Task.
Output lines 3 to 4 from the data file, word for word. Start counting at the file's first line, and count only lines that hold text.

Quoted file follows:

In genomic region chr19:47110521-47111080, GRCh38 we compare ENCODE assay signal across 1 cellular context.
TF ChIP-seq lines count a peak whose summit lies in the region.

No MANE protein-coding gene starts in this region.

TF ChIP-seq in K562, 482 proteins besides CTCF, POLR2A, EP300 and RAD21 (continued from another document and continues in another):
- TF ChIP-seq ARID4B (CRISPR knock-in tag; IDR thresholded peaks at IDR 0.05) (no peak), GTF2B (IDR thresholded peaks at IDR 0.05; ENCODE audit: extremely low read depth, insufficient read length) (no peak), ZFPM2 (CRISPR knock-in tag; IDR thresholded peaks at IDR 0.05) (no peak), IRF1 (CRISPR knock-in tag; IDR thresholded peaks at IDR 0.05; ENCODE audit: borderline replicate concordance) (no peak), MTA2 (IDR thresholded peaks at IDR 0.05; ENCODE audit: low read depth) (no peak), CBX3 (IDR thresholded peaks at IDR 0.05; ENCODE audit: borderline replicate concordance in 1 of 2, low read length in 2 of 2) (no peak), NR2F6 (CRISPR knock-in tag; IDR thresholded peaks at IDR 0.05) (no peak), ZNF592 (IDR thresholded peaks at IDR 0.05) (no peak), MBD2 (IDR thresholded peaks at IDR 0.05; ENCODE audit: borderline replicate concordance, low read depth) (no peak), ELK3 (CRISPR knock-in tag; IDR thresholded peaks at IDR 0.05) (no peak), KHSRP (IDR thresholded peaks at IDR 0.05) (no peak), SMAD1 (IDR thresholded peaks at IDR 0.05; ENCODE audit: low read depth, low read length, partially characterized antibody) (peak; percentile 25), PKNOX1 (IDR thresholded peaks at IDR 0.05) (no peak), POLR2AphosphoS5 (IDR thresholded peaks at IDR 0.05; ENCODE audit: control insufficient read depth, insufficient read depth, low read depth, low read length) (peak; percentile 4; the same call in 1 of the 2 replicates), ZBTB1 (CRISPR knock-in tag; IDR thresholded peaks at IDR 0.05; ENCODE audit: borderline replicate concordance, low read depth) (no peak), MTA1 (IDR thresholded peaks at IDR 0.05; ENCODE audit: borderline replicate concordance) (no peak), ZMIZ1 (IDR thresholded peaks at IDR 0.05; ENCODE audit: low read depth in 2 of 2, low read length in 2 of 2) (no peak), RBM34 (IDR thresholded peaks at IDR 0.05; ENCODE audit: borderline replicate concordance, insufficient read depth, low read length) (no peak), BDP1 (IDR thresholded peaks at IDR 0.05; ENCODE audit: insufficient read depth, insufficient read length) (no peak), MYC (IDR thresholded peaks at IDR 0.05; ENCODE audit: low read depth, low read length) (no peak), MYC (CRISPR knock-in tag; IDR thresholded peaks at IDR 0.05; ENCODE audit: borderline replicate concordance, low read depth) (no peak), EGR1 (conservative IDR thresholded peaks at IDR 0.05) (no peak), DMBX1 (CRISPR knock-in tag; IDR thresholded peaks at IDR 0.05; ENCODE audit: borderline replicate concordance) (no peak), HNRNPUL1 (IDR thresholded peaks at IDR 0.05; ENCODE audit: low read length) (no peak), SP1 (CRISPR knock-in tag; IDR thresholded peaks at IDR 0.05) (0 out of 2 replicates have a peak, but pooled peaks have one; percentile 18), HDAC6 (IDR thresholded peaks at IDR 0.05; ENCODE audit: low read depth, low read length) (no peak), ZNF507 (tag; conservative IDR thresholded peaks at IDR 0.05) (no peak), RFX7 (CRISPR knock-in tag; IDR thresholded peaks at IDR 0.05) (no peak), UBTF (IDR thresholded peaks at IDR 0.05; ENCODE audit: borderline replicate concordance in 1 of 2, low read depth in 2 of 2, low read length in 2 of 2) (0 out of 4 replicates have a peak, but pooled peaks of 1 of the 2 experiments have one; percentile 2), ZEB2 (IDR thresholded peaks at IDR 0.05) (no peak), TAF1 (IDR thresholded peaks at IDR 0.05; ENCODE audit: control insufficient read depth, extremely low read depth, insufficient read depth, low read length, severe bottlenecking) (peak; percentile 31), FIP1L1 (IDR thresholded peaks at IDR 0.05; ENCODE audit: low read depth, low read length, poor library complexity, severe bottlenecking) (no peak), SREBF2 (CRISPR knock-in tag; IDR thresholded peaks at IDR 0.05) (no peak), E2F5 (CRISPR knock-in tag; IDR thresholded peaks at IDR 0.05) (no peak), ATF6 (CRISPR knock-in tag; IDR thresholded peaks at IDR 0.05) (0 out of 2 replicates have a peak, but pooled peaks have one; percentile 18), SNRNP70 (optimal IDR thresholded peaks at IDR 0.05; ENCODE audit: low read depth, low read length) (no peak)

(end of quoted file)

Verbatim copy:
No MANE protein-coding gene starts in this region.

TF ChIP-seq in K562, 482 proteins besides CTCF, POLR2A, EP300 and RAD21 (continued from another document and continues in another):